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Kinzinger says McCarthy dismissed warnings of violence ahead of Jan. 6, praises Cheney

Kinzinger said Cheney is being forced from her leadership position because her refusal to equivocate about Trump's election defeat makes GOP members "uncomfortable."
Image: Rep. Adam Kinzinger, R-Ill., at a hearing at the Capitol on Nov. 13, 2019.
Rep. Adam Kinzinger, R-Ill., at a hearing at the Capitol on Nov. 13, 2019.Michael Brochstein / Sipa USA via AP file

WASHINGTON — Republican Rep. Adam Kinzinger said Monday that he warned House Minority Leader Kevin McCarthy that the Republican Party was courting violence in the days preceding the Capitol riot and praised Rep. Liz Cheney for consistently telling the truth about former President Donald Trump.

Kinzinger, of Illinois, said House Republicans are moving this week to oust Cheney, of Wyoming, from her position as conference chair because her refusal to equivocate about Trump's election defeat has made it “uncomfortable” for their GOP colleagues.

“Liz is being chased out for one thing. Not for going after the president. ... She's been run out for one thing — her consistency. She said the same exact thing that Kevin McCarthy said on Jan. 6, which is Donald Trump is responsible” for the deadly riot, Kinzinger, an outspoken Trump critic, said in an interview hosted by the National Press Club.

He added: “If you want to hide because you don't want to tick off the base and tell the truth about Jan. 6, you don't want to have to admit that Joe Biden won an election, Cheney makes it uncomfortable for you, because when she's asked about it, she doesn't dance around. She just says the election wasn't stolen, Biden [is] president and Jan. 6 was a Trump-inspired insurrection.”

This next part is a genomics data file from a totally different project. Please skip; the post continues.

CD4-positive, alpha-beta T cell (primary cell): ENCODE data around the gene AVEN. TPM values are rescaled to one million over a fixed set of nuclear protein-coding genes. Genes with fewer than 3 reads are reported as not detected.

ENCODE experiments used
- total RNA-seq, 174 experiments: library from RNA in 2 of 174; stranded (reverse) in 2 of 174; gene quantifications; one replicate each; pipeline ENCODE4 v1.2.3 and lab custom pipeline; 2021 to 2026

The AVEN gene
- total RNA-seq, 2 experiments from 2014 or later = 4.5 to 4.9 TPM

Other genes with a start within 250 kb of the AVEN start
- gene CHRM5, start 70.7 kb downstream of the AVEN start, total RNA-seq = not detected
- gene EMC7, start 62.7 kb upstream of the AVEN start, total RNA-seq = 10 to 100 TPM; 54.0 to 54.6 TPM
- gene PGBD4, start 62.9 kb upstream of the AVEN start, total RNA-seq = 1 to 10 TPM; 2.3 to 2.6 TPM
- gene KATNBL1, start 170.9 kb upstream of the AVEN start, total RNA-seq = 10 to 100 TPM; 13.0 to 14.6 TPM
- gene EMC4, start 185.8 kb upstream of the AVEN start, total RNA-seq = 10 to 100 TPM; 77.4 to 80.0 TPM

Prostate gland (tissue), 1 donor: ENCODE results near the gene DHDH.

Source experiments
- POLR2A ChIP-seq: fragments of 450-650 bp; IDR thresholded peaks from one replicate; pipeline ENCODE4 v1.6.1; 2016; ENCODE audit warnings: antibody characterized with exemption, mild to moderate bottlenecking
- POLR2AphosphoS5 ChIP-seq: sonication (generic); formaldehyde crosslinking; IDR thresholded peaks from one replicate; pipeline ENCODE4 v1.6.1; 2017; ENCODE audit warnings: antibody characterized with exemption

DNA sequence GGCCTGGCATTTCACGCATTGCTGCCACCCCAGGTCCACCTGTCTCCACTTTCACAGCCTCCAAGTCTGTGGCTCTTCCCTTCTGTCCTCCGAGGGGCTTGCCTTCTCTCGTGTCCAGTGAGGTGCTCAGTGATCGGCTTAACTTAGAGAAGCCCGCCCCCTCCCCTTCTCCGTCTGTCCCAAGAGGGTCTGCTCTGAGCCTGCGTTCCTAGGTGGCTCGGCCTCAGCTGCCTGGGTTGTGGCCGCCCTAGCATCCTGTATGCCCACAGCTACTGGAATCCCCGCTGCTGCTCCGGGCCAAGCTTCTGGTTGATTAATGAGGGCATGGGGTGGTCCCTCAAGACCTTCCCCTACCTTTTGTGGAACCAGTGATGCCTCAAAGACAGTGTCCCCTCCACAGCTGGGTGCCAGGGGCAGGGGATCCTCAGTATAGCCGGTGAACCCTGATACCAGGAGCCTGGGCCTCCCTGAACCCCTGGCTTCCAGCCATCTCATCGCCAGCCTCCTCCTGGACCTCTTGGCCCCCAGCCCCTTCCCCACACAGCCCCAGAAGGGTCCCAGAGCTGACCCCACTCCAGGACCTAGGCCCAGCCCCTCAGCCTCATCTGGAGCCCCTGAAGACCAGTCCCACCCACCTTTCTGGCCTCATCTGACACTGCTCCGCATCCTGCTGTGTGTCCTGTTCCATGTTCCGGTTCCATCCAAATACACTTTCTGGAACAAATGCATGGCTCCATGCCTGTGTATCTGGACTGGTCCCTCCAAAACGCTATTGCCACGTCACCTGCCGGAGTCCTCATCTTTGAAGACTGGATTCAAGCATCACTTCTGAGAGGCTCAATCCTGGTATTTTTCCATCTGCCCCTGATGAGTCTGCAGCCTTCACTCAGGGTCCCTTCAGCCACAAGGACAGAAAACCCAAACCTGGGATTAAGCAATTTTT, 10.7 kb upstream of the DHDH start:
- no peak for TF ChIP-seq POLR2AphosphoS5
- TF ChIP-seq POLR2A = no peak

Earlier Monday, Kinzinger tweeted that he warned GOP leaders about potential violence on Jan. 6, the date set out for a joint session of Congress to tally electoral votes in a presidential election, a few days beforehand and he was dismissed. A pro-Trump mob, inspired by Trump's lies of a stolen election, assaulted the Capitol to disrupt that count formalizing Joe Biden's election win, leaving multiple people dead.

“A few days before Jan 6, our GOP members had a conference call. I told Kevin that his words and our party’s actions would lead to violence on January 6th. Kevin dismissively responded with “ok Adam, operator next question.” And we got violence,” he tweeted.

He said in the National Press Club interview that after the attack, he considered bringing a vote of no confidence against McCarthy himself.

“I actually thought the person that should have their leadership challenged was Kevin McCarthy after Jan. 6, because that's why this all happened,” said Kinzinger.

He said he briefly discussed the idea with some other members but decided not to pursue it.

After that, he said, members of the conservative Freedom Caucus then went on offense against Cheney, who was the highest-ranking Republican in the Democratic-controlled House to vote to impeach Trump on a charge of incitement of insurrection.

His comments come days before House Republicans are expected to remove Cheney as chair of the House Republican Conference on Wednesday. Rep. Elise Stefanik, of New York, is likely to replace Cheney, though that vote may not happen on Wednesday.

McCarthy publicly voiced support for Stefanik’s bid on Sunday.